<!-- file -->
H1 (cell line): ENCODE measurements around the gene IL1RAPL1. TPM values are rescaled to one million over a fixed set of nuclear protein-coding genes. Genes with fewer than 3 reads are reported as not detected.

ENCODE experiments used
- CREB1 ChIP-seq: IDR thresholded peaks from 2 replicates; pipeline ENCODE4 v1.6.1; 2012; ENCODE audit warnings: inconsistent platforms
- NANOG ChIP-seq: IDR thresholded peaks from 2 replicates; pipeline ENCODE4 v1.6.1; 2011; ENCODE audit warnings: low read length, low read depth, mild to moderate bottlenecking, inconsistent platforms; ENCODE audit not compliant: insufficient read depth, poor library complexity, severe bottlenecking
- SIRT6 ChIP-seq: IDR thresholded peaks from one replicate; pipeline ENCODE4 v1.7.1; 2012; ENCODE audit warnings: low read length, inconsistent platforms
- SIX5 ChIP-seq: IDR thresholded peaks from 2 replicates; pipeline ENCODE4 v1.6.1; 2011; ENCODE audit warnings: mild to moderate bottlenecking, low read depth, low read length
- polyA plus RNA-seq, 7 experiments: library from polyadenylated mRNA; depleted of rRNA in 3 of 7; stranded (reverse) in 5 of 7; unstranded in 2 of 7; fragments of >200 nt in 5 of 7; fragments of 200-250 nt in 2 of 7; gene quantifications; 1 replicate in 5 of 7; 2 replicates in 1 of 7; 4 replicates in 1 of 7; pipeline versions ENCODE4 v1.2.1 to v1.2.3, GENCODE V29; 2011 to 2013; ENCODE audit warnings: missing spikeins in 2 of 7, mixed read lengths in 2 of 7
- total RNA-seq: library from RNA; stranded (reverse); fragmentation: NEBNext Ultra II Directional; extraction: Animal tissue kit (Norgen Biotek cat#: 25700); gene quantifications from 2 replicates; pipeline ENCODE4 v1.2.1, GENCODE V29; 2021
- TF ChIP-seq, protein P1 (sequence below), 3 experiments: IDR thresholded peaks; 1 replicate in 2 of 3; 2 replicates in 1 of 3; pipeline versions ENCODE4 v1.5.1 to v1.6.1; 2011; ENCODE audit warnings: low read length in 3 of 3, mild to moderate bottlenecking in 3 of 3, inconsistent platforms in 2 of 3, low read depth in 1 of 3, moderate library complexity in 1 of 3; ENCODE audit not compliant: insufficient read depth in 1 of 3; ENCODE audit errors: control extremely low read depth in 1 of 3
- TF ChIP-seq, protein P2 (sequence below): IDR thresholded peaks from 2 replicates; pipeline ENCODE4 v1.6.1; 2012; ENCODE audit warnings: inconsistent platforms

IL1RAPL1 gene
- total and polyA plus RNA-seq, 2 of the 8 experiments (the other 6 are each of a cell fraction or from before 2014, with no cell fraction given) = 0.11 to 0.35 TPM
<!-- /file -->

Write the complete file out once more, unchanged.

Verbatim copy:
H1 (cell line): ENCODE measurements around the gene IL1RAPL1. TPM values are rescaled to one million over a fixed set of nuclear protein-coding genes. Genes with fewer than 3 reads are reported as not detected.

ENCODE experiments used
- CREB1 ChIP-seq: IDR thresholded peaks from 2 replicates; pipeline ENCODE4 v1.6.1; 2012; ENCODE audit warnings: inconsistent platforms
- NANOG ChIP-seq: IDR thresholded peaks from 2 replicates; pipeline ENCODE4 v1.6.1; 2011; ENCODE audit warnings: low read length, low read depth, mild to moderate bottlenecking, inconsistent platforms; ENCODE audit not compliant: insufficient read depth, poor library complexity, severe bottlenecking
- SIRT6 ChIP-seq: IDR thresholded peaks from one replicate; pipeline ENCODE4 v1.7.1; 2012; ENCODE audit warnings: low read length, inconsistent platforms
- SIX5 ChIP-seq: IDR thresholded peaks from 2 replicates; pipeline ENCODE4 v1.6.1; 2011; ENCODE audit warnings: mild to moderate bottlenecking, low read depth, low read length
- polyA plus RNA-seq, 7 experiments: library from polyadenylated mRNA; depleted of rRNA in 3 of 7; stranded (reverse) in 5 of 7; unstranded in 2 of 7; fragments of >200 nt in 5 of 7; fragments of 200-250 nt in 2 of 7; gene quantifications; 1 replicate in 5 of 7; 2 replicates in 1 of 7; 4 replicates in 1 of 7; pipeline versions ENCODE4 v1.2.1 to v1.2.3, GENCODE V29; 2011 to 2013; ENCODE audit warnings: missing spikeins in 2 of 7, mixed read lengths in 2 of 7
- total RNA-seq: library from RNA; stranded (reverse); fragmentation: NEBNext Ultra II Directional; extraction: Animal tissue kit (Norgen Biotek cat#: 25700); gene quantifications from 2 replicates; pipeline ENCODE4 v1.2.1, GENCODE V29; 2021
- TF ChIP-seq, protein P1 (sequence below), 3 experiments: IDR thresholded peaks; 1 replicate in 2 of 3; 2 replicates in 1 of 3; pipeline versions ENCODE4 v1.5.1 to v1.6.1; 2011; ENCODE audit warnings: low read length in 3 of 3, mild to moderate bottlenecking in 3 of 3, inconsistent platforms in 2 of 3, low read depth in 1 of 3, moderate library complexity in 1 of 3; ENCODE audit not compliant: insufficient read depth in 1 of 3; ENCODE audit errors: control extremely low read depth in 1 of 3
- TF ChIP-seq, protein P2 (sequence below): IDR thresholded peaks from 2 replicates; pipeline ENCODE4 v1.6.1; 2012; ENCODE audit warnings: inconsistent platforms

IL1RAPL1 gene
- total and polyA plus RNA-seq, 2 of the 8 experiments (the other 6 are each of a cell fraction or from before 2014, with no cell fraction given) = 0.11 to 0.35 TPM